Nevertheless, Paschina—who came to Virginia’s Piedmont from Piemonte, Italy, where his father worked with Nebbiolo and Barbera winegrowers—bases his wines on traditional European grapes like merlot and petit verdot. This Jeffersonian outlook remains pervasive in Virginia wine, where Bordeaux-style red blends, like Barboursville Octagon, are among the most treasured of bottles.
Another defining feature of Virginia wine is its distinct expression of familiar grapes like chardonnay and cabernet sauvignon. Located halfway between Europe and California, Virginian versions of these wines are 100% site-specific.
Excellent examples include Ankida Ridge’s stunning pinot noir, which is miraculously successful at their vineyard’s elevation, but nearly nowhere else in Virginia; and Michael Shaps’ chardonnay, which brings a traditional French approach (the same techniques he uses at his Burgundy winery) to 100% local fruit grown in five-acre Wild Meadow Vineyard.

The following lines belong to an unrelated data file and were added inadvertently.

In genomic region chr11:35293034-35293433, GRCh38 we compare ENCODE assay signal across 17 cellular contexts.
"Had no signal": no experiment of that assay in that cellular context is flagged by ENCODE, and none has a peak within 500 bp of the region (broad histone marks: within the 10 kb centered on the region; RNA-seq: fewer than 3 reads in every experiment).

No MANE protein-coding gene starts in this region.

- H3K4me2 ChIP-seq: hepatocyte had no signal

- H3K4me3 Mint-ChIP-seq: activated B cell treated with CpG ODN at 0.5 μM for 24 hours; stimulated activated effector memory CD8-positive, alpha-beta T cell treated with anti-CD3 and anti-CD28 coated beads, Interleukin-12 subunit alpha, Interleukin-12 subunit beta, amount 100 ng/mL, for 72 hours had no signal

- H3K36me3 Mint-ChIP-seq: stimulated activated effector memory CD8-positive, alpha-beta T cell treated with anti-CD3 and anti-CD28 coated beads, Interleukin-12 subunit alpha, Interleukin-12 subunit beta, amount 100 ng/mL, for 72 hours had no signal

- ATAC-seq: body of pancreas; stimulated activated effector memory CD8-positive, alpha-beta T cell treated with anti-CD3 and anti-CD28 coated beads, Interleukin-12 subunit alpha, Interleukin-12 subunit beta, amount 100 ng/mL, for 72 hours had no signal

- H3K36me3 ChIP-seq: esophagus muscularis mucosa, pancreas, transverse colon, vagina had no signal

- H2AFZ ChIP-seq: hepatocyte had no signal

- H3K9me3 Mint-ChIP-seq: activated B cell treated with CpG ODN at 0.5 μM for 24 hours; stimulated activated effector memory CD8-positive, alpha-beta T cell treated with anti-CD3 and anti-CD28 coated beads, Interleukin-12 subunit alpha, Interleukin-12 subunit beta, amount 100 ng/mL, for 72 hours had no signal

Though Virginia wine has grown leaps and bounds in its 400-year history, every bottle is a triumph against the odds. Winemakers have battled fickle weather patterns and heavy humidity; tricky terrain; fungal pathogens like ripe rot and powdery mildew; devastating spotted lanternfly infestations; and catastrophic hurricane seasons in order to get their wine on the table.
So, in every bottle is a story of success, a sense of place, and a celebration of Virginia wine’s past, present, and future. Which is certainly something worth raising a glass to.